Don’t worry T2F. You do your job, yaara. Let these ppl sit on their asses and write ‘editorials’.


  24. Abul Mansoor (unregistered) on June 29th, 2007 @ 8:02 am

    Sorry for the duplication,yaar. Please delete first one. Thank you.


  25. Zakintosh (unregistered) on June 29th, 2007 @ 9:06 am

    Original Anon: Reviews and recaps of the events at T2F can often be found on various attendees blogs, including mine, where it’ll happen regularly from now on. I was a bit hesitant, earlier, because of my relationship with T2F – I am one of the Board Members. But I guess reviewing the event, rather than the space or its service and offerings is something I can do. And even an unabashed plug on my own blog for something I am supporting strongly is no one else’s problem.

    I see the controversy above and would like to respond and clarify some misconceptions, but I think too much of KMB space has been taken up by this.

    Just wanted to add two things:

    1. Thanks to the suggestions of many friends – and finally finding the time to do so – we have sent in our Registration to Danka which is an absolutely wonderful site and deserves the thanks and support of all Karachiites and Lahoris (who seem, unfortunately, to have started bashing each other there)…

    2. T2F does not request KMB (or other sites) to ‘advertise’ it, but it does send out info regarding the event to several people, some of whom may have sites or blogs where they mention it. And we do hope, of course, that people on our mailing list will inform others, in turn.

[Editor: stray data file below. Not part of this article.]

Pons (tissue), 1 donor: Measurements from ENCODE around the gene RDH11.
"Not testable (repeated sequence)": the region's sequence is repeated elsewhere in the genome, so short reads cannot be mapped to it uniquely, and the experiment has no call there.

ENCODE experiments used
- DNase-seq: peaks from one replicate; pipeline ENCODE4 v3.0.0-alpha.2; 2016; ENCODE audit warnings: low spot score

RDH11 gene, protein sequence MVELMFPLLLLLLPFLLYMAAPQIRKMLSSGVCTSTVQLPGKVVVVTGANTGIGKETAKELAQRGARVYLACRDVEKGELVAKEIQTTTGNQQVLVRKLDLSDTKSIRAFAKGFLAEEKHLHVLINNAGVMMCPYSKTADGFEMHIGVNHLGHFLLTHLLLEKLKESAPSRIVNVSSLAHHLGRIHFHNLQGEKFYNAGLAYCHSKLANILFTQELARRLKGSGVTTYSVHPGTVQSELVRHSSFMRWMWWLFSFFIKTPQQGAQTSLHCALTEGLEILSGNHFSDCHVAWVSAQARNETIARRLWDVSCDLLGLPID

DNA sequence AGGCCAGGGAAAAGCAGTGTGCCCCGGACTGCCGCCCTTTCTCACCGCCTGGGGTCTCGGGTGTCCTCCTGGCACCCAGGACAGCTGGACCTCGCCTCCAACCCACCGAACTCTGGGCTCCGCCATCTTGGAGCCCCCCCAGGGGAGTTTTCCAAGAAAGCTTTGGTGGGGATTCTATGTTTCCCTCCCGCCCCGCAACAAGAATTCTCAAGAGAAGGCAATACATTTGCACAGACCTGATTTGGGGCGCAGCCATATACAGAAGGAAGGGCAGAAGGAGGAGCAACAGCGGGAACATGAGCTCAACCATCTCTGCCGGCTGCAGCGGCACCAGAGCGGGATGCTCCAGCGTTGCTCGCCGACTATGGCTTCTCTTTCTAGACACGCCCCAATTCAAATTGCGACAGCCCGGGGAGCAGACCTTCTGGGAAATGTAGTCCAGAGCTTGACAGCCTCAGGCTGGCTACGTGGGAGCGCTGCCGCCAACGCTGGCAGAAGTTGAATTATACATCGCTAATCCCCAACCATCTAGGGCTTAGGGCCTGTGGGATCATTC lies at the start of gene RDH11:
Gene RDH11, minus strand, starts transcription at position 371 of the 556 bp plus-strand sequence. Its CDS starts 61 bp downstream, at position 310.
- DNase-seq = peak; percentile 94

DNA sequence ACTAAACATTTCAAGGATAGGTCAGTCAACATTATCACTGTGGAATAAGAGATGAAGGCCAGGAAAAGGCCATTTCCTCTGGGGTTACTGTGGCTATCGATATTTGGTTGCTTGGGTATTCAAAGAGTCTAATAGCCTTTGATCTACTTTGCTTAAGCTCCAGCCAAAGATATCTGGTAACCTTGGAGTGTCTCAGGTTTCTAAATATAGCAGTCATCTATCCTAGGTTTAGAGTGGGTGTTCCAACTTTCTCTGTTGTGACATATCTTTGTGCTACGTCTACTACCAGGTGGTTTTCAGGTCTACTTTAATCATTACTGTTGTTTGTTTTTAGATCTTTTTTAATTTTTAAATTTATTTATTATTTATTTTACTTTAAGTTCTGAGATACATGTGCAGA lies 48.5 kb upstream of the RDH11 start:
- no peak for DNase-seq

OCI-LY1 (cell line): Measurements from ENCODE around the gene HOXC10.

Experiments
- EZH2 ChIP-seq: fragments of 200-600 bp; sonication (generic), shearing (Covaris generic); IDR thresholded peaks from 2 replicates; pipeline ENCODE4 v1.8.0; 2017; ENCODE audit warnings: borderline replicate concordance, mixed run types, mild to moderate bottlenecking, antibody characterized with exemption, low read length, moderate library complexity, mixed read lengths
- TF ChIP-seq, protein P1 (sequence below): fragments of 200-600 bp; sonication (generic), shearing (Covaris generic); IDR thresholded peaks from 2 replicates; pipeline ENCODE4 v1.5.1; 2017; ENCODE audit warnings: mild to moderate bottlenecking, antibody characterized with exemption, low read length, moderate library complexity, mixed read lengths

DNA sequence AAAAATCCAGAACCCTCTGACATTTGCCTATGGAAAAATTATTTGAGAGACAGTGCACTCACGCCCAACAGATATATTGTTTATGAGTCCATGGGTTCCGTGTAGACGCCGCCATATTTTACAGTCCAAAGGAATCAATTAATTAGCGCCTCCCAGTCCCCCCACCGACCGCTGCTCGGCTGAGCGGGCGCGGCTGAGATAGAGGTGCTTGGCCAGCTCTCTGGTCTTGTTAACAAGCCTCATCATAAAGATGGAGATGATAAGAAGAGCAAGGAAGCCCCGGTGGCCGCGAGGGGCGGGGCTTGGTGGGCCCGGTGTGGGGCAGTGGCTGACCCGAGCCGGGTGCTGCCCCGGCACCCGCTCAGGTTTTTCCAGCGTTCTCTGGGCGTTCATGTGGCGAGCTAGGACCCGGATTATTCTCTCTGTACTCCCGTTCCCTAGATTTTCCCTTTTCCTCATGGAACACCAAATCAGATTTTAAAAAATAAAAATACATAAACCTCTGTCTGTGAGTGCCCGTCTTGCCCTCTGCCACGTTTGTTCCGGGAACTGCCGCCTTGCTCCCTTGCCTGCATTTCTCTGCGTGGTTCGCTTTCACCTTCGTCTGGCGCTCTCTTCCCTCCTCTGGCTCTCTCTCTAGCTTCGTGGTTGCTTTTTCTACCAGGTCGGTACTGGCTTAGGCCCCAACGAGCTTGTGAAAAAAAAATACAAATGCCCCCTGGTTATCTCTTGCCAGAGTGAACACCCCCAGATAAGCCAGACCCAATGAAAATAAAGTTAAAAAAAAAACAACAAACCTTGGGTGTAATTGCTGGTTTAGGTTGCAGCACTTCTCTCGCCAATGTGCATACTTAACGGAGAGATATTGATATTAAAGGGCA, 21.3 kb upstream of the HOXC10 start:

26. Zakintosh (unregistered) on June 29th, 2007 @ 9:18 am

    Hey KMB guys: I found the ad just below the Attiya Dawood info above really hilarious (and misleading), because one of the rules at T2F is that you definitely cannot bring booze there!


  27. omar r. quraishi (unregistered) on June 29th, 2007 @ 4:27 pm

    actually kidvai sahib — if you’re a board member you shouldnt be reviewing any event that it hosts — but that’s how it is in the print media — i would imagine the same ethics apply to the blogging world — just like i would never review a play arranged by students of the university where my wife teaches (although she doesnt even teach drama) but i wouldnt want to be accused of using my position in that way

    abul mansoor — speak for yourself and try to ‘debate’ an issue with making personal comments


  28. Zakintosh (unregistered) on June 30th, 2007 @ 10:53 am

    Qureshi Sahab